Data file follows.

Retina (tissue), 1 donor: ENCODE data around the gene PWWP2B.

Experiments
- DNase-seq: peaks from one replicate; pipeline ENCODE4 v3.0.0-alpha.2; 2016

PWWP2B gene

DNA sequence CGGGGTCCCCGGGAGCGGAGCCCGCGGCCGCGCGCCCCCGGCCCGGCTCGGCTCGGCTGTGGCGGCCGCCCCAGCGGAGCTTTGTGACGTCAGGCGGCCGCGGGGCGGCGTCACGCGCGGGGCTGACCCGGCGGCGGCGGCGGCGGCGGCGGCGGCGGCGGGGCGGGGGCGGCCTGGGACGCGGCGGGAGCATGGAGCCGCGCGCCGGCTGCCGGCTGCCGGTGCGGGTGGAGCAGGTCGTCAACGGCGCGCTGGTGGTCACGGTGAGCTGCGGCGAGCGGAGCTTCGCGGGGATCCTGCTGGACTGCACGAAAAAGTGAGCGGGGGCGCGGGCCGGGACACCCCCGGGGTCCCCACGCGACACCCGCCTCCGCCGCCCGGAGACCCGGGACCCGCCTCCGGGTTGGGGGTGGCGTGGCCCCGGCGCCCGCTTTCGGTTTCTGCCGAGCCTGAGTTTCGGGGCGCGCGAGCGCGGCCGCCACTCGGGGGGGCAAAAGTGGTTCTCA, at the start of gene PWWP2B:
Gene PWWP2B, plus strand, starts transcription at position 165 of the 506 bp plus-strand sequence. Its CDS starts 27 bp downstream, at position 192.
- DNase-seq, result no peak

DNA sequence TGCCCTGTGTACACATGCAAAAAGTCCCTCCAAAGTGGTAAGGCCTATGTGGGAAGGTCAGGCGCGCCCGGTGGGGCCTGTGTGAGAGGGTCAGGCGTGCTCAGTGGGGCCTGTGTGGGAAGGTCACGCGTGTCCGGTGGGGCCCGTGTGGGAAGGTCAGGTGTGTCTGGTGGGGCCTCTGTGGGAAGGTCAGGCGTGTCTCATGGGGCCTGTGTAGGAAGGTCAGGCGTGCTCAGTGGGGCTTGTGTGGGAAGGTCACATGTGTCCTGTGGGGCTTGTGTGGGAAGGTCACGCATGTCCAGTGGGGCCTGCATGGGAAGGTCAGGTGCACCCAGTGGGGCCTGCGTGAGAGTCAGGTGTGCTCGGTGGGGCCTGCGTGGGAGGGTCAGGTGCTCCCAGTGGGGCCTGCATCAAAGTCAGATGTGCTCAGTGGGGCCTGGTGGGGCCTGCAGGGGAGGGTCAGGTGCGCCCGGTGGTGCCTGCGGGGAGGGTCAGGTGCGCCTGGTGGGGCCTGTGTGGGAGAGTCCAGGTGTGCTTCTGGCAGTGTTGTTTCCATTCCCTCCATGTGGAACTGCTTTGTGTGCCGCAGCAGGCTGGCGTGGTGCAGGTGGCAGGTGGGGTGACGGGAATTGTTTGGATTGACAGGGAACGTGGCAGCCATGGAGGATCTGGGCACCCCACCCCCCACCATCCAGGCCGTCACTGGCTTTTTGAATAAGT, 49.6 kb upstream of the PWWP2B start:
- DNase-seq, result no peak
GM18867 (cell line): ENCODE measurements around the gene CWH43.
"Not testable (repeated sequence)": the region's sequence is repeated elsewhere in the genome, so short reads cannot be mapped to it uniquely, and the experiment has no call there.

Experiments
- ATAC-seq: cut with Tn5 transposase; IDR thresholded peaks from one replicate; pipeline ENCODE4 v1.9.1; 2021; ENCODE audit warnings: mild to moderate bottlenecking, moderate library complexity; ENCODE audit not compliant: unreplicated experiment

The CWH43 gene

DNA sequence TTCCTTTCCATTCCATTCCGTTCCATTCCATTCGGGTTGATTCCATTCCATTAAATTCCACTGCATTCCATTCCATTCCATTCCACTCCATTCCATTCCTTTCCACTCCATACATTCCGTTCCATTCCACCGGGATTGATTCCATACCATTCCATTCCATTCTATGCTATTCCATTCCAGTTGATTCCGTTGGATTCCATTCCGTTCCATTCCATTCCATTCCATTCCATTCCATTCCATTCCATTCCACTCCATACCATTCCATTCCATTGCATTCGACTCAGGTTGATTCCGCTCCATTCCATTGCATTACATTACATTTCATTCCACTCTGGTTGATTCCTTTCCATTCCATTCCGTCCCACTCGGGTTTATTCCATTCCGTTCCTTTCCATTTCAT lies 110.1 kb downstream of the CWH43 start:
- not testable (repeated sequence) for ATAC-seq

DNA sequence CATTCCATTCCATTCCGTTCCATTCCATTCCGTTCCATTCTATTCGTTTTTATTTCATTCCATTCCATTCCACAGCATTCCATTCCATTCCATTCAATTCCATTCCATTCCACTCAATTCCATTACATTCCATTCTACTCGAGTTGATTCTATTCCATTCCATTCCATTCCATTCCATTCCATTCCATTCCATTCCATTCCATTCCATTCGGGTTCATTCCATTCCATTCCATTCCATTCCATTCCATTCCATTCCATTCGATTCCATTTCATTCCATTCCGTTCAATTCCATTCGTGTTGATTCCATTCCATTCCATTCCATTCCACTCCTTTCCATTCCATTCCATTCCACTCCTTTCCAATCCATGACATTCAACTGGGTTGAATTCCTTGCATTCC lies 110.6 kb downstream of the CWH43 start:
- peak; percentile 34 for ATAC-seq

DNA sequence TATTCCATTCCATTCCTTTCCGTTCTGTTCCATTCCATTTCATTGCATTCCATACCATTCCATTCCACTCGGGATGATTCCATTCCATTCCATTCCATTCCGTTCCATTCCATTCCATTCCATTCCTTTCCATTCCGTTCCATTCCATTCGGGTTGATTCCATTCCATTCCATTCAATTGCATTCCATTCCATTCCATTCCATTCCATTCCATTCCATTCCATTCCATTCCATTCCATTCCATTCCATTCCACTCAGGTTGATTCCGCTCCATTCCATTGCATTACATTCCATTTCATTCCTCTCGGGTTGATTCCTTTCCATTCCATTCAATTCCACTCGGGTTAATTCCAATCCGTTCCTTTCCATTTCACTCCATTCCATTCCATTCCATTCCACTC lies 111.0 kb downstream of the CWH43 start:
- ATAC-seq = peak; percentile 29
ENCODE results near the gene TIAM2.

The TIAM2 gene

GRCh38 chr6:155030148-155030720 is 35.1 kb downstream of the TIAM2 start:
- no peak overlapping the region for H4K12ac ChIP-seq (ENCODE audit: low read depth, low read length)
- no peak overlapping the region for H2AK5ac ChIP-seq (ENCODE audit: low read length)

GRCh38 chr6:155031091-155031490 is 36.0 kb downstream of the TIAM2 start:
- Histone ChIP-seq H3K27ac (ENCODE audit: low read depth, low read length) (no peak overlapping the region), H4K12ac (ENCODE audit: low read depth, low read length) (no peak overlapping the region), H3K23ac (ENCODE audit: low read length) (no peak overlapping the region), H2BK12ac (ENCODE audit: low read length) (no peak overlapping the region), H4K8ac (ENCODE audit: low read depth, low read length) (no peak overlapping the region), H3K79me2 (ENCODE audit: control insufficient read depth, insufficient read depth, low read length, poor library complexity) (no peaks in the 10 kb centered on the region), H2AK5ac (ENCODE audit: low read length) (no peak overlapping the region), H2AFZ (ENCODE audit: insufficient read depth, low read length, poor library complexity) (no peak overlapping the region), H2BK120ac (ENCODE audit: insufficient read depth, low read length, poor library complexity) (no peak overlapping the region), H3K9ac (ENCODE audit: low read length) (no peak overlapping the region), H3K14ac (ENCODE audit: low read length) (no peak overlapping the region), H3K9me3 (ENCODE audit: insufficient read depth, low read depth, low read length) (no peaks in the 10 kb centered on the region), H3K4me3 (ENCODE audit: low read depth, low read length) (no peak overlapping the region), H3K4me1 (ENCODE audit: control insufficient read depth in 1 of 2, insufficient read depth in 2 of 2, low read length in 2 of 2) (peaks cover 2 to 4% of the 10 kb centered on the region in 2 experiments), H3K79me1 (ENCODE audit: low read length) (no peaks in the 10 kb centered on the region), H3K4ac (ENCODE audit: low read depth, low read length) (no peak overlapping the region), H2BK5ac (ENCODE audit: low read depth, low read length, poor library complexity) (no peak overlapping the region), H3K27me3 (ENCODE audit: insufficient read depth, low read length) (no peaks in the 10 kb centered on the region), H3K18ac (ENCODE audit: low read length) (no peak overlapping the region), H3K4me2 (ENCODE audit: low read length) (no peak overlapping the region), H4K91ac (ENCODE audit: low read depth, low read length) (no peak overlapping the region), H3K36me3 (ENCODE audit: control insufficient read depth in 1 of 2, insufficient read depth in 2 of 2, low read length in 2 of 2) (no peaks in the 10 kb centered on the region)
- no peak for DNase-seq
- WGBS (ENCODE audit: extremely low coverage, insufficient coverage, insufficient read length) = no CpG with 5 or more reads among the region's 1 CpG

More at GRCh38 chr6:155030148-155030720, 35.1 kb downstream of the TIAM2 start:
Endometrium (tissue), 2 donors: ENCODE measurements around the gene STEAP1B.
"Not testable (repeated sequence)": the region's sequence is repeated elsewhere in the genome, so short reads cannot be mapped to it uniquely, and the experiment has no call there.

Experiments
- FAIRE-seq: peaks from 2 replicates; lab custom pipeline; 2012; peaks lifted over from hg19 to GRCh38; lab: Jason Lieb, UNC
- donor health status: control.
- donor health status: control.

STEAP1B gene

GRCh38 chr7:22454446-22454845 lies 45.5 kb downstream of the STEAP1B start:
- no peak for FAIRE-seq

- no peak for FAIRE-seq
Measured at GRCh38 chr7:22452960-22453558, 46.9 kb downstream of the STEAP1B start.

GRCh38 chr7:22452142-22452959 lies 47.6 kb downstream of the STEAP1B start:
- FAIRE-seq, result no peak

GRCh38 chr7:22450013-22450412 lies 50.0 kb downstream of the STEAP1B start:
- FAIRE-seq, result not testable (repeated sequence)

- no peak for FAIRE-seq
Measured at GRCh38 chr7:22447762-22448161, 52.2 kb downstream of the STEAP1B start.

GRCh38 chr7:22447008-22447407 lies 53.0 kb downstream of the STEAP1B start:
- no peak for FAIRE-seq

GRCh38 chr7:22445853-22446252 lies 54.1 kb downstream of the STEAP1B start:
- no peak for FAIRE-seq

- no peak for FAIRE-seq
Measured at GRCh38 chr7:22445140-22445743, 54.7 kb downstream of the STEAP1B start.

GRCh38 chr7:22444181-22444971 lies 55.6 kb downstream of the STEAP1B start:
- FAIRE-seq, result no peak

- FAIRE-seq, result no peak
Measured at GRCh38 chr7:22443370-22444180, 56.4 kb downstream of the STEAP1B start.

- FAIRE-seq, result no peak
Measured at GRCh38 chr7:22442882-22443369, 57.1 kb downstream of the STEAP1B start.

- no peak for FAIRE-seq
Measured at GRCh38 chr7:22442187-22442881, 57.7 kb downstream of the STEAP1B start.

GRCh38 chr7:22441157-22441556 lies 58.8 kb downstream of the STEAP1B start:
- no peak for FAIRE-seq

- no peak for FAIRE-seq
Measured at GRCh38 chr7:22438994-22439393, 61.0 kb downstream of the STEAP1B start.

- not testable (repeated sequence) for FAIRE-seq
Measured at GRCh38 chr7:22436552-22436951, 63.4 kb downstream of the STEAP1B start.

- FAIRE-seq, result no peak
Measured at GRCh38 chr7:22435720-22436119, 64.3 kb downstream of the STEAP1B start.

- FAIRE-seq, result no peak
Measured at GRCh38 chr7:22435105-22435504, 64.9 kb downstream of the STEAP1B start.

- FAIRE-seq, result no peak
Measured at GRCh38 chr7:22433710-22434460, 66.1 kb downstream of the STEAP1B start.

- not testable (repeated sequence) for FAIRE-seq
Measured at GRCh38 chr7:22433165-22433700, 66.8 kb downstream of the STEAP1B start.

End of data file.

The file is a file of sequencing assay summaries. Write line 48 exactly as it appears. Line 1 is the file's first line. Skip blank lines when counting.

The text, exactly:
GRCh38 chr7:22447008-22447407 lies 53.0 kb downstream of the STEAP1B start: